As many of you know I’ll be beginning my anthropology honours thesis writing come September 10th. As such I’ve written down/sketched out a bit of an outline of what I’d like the next 8 months to look like, and before I submit my final draft of this document to my supervisors (@kbiittner and @sarahshulist) I’d love to get your feedback! What readings am I missing? Are there other projects I should spend my time on? Other comments or concerns? Let me know @mxmoireabh or through the comments!
Friday (April 28th) is (finally!) the Public Archaeology Twitter Conference, and I’ll be presenting a paper originally written for Dr. Katie Biittner’s (of “AnthropologyAs“) Fall 2016 course ANTH 321: Archaeology of Gender entitled “Colour Palettization as Archaeogaming Method” at 22:45BST/15:45MDT! The Public Archaeology Twitter Conference (#PATC on Twitter) was graciously organized by Lorna Richardson, and my thanks go out to her for all her organizational and administrative efforts thus far. As someone who lives with chronic illness the concept of conferences is quite fraught for me, and having this entire conference take place online takes a lot of stress off my shoulders!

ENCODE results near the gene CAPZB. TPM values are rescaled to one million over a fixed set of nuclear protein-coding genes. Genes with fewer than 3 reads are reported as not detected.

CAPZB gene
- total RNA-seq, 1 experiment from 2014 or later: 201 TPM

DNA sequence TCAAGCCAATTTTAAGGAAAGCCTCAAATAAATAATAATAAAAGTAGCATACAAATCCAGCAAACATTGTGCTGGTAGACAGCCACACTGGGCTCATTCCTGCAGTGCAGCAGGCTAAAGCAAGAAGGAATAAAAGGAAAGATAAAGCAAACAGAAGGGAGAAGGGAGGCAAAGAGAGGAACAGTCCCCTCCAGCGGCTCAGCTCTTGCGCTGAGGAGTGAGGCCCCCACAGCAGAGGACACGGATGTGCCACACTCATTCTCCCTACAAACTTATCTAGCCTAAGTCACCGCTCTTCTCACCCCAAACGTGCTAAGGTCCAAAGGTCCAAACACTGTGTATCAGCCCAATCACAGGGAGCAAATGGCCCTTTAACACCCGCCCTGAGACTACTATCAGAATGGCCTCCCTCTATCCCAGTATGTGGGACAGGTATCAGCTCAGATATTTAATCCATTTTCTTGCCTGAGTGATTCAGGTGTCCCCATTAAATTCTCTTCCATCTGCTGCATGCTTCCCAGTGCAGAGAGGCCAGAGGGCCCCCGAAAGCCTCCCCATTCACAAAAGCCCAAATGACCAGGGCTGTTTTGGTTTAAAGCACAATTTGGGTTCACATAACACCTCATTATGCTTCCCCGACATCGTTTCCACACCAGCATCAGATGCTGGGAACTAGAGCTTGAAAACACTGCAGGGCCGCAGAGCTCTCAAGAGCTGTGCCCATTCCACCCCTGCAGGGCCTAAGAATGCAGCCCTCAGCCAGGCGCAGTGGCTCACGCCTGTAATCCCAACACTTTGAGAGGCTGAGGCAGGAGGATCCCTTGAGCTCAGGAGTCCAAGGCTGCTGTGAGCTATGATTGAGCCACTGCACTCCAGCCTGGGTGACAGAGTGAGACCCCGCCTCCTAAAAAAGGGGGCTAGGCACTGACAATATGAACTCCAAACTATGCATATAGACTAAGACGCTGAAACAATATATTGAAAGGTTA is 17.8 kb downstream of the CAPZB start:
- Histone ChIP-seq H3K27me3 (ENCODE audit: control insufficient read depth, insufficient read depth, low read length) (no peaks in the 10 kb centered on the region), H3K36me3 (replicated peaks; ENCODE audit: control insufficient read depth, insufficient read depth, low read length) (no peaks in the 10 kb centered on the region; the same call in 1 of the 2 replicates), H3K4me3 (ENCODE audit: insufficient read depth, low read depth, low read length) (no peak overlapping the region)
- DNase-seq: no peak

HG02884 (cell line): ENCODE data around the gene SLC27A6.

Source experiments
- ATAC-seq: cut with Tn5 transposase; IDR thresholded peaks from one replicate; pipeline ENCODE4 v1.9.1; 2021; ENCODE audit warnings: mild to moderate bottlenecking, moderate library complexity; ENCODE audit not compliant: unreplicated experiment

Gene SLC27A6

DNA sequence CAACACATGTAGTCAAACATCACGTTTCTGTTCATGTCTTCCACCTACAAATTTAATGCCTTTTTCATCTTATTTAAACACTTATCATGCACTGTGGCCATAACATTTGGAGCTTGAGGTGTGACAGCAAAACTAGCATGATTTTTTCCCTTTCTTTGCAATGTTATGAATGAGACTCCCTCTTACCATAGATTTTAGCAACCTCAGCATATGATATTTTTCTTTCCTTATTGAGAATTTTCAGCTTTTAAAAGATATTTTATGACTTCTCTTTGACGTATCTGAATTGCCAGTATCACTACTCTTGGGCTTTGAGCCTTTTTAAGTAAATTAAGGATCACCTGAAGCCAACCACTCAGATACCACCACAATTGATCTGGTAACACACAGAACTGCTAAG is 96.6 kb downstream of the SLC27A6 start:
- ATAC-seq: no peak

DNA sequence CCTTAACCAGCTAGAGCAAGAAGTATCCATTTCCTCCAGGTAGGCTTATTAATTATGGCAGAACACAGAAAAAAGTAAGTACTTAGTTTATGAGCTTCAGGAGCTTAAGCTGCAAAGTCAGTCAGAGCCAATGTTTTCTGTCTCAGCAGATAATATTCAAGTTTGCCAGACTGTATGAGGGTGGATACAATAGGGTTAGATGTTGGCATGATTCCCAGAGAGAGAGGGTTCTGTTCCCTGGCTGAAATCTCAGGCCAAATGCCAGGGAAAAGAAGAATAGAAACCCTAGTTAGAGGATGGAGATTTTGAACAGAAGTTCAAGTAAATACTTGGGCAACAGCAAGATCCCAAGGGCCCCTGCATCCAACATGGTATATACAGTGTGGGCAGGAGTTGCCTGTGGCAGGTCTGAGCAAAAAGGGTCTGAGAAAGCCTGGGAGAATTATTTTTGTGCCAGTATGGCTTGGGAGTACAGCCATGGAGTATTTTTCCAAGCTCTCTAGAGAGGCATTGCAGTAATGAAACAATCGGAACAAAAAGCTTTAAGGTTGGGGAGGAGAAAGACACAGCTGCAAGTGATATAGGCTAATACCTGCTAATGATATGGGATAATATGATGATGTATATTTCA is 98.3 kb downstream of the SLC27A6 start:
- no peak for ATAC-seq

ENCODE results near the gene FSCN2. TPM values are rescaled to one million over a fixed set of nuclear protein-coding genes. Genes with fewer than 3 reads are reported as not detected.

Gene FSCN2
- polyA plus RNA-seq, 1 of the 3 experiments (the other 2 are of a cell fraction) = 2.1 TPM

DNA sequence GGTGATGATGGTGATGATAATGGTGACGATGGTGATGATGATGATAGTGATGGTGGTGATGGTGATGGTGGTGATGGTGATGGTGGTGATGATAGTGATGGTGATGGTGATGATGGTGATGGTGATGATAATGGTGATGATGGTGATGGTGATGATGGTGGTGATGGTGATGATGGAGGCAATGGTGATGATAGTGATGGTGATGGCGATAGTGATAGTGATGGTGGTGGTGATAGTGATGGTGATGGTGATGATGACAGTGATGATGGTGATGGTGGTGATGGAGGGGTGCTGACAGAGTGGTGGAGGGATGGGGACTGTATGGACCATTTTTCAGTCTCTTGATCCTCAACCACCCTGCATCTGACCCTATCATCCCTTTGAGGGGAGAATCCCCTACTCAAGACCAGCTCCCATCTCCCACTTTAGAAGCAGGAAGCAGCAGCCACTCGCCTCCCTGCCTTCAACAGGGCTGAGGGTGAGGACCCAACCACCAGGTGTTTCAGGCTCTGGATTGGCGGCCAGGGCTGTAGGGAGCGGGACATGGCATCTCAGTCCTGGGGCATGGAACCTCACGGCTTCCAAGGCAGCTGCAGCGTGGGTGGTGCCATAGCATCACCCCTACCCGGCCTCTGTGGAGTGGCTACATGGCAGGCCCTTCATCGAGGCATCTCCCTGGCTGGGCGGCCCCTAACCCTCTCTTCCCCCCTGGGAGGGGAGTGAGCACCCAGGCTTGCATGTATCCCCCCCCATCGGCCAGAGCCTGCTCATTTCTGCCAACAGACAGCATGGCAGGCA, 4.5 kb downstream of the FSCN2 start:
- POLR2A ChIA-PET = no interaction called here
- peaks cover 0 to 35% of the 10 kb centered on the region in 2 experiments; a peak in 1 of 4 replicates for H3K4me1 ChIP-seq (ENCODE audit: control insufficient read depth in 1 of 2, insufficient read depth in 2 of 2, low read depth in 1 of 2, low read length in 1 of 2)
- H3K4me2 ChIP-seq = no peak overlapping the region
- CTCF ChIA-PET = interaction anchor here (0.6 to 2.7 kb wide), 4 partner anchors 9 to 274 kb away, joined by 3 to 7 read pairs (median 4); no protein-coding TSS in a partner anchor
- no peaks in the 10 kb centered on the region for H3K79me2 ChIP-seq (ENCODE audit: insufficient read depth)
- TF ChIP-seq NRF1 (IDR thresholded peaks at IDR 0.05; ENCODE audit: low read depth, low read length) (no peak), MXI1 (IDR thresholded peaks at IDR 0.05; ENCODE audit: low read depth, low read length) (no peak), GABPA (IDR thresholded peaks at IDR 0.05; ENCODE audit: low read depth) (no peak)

Now for some ~personal~ writing meta: early on in ANTH 321 Dr. Biittner allowed for a ~research essay workshopping class~ (something which I personally find super helpful!), and in considering All The Ways gender is experienced and expressed my thoughts drifted to All The Ways gender is experienced and expressed in [specifically video] games. Having been introduced to Tara Copplestone’s “Gamingarchaeo” and Andrew Reinhardt’s “Archaeogaming” over Summer 2016 I pitched [a lot, but it boiled down to]: “Is it possible to use colour seriation (inspired by the Lego colour seriation found at “67 Years of Lego Sets“) to track one or more aspects of gendered expressions in video games through time?”
Obviously that’s a super dang ambitious question to answer, and for the sake of not burning out of the semester the questions I ended up trying to answer were: “Is palettization of video game material possible? And if possible, is it accessible? And if accessible, what are maybe some of the implications of that?” Still ambitious, but absolutely more reasonable than “I wanna use colour theory to seriate smth like Final Fantasy to see if and/or how the series is Gendered” for a four-month undergrad course.
My greatest thanks go out to Dr. Biittner for her continued support and mentorship. (Read as: “Thanks to her for being both an amazing academic and a geek, and subsequently supporting me in my proto-academic geekery.”) I’d also like to extend thanks to my Mum and Dad for putting SNES controllers in mine and my brother’s hands as kids, thus sparking our lifelong love for video games.
As “Colour Palettization as Archaeogaming Method” is currently in review with the Macewan University Student eJournal (MUSe) I’m unable to publish the full paper here, however please see below for a list of presentation figures and project bibliography: